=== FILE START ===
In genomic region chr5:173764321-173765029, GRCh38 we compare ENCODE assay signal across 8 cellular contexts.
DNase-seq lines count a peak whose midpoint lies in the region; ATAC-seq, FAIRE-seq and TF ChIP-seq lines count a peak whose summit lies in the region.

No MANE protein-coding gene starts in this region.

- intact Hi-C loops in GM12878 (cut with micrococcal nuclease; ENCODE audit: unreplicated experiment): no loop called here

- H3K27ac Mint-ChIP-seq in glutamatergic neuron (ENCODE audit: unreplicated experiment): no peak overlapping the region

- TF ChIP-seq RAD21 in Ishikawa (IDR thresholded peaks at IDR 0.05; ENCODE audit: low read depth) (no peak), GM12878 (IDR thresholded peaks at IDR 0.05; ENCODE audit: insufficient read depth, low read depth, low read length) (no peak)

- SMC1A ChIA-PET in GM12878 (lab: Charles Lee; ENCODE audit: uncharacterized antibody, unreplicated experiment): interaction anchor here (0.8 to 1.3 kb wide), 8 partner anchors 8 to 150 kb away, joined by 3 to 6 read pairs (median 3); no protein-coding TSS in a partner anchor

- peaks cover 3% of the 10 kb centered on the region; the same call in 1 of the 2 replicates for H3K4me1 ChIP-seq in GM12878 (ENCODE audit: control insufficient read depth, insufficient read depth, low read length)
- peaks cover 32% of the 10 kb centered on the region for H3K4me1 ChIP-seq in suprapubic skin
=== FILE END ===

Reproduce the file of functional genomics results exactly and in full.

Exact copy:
In genomic region chr5:173764321-173765029, GRCh38 we compare ENCODE assay signal across 8 cellular contexts.
DNase-seq lines count a peak whose midpoint lies in the region; ATAC-seq, FAIRE-seq and TF ChIP-seq lines count a peak whose summit lies in the region.

No MANE protein-coding gene starts in this region.

- intact Hi-C loops in GM12878 (cut with micrococcal nuclease; ENCODE audit: unreplicated experiment): no loop called here

- H3K27ac Mint-ChIP-seq in glutamatergic neuron (ENCODE audit: unreplicated experiment): no peak overlapping the region

- TF ChIP-seq RAD21 in Ishikawa (IDR thresholded peaks at IDR 0.05; ENCODE audit: low read depth) (no peak), GM12878 (IDR thresholded peaks at IDR 0.05; ENCODE audit: insufficient read depth, low read depth, low read length) (no peak)

- SMC1A ChIA-PET in GM12878 (lab: Charles Lee; ENCODE audit: uncharacterized antibody, unreplicated experiment): interaction anchor here (0.8 to 1.3 kb wide), 8 partner anchors 8 to 150 kb away, joined by 3 to 6 read pairs (median 3); no protein-coding TSS in a partner anchor

- peaks cover 3% of the 10 kb centered on the region; the same call in 1 of the 2 replicates for H3K4me1 ChIP-seq in GM12878 (ENCODE audit: control insufficient read depth, insufficient read depth, low read length)
- peaks cover 32% of the 10 kb centered on the region for H3K4me1 ChIP-seq in suprapubic skin